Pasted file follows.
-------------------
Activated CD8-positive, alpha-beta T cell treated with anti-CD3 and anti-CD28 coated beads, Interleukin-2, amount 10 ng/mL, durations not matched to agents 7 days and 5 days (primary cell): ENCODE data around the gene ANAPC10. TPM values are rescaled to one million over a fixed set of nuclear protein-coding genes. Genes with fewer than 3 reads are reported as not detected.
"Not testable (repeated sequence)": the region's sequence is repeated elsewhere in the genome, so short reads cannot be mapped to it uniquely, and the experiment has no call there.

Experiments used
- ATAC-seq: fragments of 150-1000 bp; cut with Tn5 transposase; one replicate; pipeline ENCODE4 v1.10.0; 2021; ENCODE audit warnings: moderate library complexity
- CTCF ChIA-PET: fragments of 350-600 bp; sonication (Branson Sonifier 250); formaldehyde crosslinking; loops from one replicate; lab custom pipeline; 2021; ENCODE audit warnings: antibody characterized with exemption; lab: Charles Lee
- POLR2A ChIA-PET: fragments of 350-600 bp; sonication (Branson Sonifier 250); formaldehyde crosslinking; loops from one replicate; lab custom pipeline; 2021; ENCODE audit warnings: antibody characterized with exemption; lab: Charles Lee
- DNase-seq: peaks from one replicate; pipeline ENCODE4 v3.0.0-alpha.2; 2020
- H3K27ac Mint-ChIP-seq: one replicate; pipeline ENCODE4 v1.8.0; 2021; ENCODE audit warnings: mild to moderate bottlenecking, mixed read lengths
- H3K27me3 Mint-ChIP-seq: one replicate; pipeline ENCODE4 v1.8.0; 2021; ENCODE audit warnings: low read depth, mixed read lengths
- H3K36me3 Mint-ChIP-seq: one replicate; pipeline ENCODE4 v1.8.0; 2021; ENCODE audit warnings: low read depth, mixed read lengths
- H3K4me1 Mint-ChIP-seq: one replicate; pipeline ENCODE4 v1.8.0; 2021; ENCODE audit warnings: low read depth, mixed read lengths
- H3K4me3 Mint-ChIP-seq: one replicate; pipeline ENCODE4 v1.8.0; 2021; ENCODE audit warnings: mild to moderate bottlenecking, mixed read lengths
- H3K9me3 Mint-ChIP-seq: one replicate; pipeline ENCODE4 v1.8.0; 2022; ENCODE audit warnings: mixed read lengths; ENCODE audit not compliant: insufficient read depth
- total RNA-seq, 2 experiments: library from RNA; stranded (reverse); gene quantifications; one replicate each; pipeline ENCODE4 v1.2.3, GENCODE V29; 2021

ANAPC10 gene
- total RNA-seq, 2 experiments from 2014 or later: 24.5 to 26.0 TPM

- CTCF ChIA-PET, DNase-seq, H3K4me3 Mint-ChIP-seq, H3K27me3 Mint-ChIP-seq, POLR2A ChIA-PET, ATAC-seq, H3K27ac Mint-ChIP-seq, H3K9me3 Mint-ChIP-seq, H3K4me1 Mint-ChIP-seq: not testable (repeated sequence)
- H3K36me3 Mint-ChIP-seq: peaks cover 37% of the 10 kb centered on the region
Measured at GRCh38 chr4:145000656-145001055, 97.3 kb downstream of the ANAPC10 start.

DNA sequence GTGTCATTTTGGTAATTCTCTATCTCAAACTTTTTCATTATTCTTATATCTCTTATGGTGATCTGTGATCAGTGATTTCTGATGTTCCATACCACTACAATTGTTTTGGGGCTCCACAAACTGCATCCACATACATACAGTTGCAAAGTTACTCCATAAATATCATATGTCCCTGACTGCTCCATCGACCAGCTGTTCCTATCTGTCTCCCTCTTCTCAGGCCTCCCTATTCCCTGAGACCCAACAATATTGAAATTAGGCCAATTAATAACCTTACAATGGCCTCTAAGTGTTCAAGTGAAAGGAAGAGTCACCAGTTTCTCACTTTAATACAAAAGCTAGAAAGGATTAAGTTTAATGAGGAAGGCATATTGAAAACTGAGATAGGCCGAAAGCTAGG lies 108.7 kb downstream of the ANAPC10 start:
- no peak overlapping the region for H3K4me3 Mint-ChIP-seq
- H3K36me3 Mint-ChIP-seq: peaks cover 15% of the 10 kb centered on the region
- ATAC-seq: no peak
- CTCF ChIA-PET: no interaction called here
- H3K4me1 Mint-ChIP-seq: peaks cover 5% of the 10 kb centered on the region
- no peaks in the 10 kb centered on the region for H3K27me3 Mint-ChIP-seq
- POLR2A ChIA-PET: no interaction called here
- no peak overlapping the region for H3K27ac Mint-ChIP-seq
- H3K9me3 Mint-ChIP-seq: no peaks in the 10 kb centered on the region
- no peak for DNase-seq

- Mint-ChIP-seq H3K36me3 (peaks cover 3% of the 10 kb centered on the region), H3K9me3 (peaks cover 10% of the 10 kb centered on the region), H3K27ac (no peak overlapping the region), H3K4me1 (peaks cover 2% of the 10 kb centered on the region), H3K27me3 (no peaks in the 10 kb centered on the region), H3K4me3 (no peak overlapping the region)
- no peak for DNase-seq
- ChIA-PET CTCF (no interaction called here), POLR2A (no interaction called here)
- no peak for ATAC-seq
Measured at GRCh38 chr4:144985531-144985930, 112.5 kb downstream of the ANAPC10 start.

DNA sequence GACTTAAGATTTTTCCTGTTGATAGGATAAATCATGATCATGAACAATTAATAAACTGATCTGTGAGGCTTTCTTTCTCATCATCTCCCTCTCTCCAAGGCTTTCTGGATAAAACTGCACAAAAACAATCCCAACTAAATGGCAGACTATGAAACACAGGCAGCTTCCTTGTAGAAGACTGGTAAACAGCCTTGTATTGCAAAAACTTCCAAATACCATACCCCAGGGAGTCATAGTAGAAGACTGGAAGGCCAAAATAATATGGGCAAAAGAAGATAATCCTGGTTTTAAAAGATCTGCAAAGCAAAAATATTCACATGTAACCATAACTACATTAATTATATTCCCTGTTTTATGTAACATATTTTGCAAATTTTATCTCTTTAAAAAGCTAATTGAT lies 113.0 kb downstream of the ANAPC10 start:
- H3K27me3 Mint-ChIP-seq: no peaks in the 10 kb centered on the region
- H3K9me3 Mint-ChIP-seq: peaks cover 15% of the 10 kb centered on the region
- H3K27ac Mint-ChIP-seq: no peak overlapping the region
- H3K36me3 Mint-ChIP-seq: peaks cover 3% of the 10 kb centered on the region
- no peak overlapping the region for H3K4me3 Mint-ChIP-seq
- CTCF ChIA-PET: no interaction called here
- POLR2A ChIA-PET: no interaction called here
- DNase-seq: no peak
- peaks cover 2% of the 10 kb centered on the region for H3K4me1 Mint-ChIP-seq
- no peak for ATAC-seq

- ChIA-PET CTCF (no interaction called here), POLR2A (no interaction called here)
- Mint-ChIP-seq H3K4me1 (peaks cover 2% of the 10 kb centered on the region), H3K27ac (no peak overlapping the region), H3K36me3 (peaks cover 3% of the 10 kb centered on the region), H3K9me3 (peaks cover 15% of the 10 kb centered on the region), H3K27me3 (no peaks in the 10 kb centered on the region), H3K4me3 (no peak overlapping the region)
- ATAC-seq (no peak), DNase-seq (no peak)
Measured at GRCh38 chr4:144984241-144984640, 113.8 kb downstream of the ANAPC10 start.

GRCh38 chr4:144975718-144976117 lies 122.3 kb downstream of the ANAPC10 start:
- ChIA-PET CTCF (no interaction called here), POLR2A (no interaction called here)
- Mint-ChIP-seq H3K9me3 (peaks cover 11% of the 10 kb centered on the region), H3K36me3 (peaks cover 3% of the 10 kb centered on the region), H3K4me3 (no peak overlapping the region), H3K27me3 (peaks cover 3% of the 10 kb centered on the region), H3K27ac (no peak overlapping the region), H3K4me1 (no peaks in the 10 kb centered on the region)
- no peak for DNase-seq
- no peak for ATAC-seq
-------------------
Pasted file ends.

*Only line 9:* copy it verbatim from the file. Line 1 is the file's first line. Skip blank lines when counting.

- H3K27me3 Mint-ChIP-seq: one replicate; pipeline ENCODE4 v1.8.0; 2021; ENCODE audit warnings: low read depth, mixed read lengths